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The National Association of Letter Carriers' Stamp Out Hunger Food Drive, which takes place every year on the second Saturday in May, is taking place this year on Saturday

FOR IMMEDIATE RELEASE

MAYOR KENNEY ENDORSED BY THE PHILADELPHIA COUNCIL AFL-CIO

CONTACT DANNY BAUDER 215-279-4337

Our friends at SEIU Healthcare PA are in the midst of a battle to maintain their nursing home workers' pay and benefits and prevent them from being slashed by the nursing homes' new owner, Vita Healthcare. Here is their message:

Workers at Somerton Center and Garden Spring Center nursing homes have dedicated their lives to caring for their residents. Now, new owner Vita Healthcare Group is slashing their wages and making healthcare unaffordable for their families.

A federal employee union sued the Trump administration Monday over the government shutdown, claiming it is illegal for agencies to force employees to work without pay.

A series of settlements hammered out over the past few weeks between Marriott and its striking workers in Boston and seven other cities are ushering in groundbreaking benefits that could set a precedent not just for the service industry but for workers nationwide.

The Boston agreement, reached after workers spent more than six weeks on the picket lines, marching and chanting in the wind and rain and snow, includes a roughly 20 percent increase in wages over 4½ years, a 37 percent increase in pension contributions, and six weeks of paid maternity leave, plus two weeks for spouses.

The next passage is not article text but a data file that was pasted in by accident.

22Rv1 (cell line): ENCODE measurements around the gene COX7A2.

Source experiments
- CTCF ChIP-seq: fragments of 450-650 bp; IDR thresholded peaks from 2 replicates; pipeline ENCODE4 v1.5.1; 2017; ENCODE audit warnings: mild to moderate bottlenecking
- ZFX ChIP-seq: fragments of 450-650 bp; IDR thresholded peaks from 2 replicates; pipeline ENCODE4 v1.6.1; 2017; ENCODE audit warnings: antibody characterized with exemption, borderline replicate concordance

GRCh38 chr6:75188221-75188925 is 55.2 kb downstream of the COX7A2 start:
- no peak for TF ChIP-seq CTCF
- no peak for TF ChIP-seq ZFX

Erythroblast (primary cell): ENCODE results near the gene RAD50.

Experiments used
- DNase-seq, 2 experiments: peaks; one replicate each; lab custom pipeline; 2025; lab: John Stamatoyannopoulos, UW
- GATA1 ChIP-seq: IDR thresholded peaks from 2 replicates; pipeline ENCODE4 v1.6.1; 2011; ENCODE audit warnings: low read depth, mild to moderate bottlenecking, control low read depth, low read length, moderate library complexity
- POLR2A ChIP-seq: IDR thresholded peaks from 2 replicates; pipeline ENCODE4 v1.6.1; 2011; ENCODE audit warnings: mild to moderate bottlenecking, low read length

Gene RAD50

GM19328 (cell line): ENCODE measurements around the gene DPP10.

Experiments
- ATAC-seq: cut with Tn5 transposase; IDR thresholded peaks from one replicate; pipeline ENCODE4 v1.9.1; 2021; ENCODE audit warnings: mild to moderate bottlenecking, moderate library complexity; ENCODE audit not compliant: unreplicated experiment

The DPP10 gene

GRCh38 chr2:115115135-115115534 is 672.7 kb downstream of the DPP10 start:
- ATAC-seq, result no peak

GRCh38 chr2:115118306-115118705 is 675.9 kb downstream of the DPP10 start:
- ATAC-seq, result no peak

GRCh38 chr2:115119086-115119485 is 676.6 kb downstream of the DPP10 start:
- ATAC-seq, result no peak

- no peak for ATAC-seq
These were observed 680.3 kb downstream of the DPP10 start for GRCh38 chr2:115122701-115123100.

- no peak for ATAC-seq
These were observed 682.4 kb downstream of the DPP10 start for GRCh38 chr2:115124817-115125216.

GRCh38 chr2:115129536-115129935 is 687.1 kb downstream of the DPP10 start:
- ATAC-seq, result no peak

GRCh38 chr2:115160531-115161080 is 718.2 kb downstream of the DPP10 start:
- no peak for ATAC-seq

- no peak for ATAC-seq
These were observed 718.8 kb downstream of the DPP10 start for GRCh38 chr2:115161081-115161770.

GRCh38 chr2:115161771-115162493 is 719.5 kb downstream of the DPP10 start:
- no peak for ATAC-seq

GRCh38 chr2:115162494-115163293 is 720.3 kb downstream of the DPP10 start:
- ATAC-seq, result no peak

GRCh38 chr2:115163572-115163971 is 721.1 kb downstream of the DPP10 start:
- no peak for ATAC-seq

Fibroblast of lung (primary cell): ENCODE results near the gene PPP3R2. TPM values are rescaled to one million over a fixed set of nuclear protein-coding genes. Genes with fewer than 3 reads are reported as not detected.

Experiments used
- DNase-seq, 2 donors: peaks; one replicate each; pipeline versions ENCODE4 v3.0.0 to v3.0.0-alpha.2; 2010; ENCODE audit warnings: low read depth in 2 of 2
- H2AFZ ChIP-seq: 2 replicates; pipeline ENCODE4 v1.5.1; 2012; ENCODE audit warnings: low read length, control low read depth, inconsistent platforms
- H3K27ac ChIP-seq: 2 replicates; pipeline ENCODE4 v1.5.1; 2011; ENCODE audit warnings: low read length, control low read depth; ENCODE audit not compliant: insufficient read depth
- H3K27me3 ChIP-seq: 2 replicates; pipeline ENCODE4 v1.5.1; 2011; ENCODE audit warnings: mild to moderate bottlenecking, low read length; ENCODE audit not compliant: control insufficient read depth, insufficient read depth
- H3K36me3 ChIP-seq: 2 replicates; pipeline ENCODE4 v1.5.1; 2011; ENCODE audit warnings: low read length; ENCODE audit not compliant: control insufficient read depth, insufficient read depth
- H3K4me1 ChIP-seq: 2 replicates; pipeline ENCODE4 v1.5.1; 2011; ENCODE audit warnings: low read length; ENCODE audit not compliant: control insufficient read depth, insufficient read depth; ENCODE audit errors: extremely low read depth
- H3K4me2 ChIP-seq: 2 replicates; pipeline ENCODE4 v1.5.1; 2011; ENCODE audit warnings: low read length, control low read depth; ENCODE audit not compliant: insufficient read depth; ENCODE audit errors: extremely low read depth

Sponsored by the Milwaukee Building & Construction Trades Council and the AFL-CIO, National Apprenticeship Week celebrates leaders in business, labor, and education and allows them to demonstrate their support for apprenticeship programs.

“We are committed to making our students and community aware of the multiple career options available and hands-on events are an excellent way for this meaningful career exploration to take place,” said Gary Kiltz, Superintendent of Greendale Schools.

NPR's Michel Martin speaks with the president of the AFL-CIO, Richard Trumka, about union strategies following the midterm elections.

MICHEL MARTIN, HOST:

There was plenty of punditry plastered across cable news last week. But, as the dust settles, there is one story that has come to define this election: working people standing together to make a difference. The labor movement unleashed an unprecedented political program this year. Across the country, union members made the difference, fighting for our issues, for union candidates and for our proven allies.

Organized labor’s record voter mobilization efforts this year, which started earlier than ever before for a mid-term election, emphasized pocketbook issues and – says AFL-CIO President Richard Trumka – will produce huge “momentum at the ballot box” on Nov. 6.

It also produced a record number of unionists running for everything from city council and county commissioner to Congress and governor, Trumka and Julie Greene, the federation’s mobilizing – and politics – director said in an Oct. 30 telephone press conference.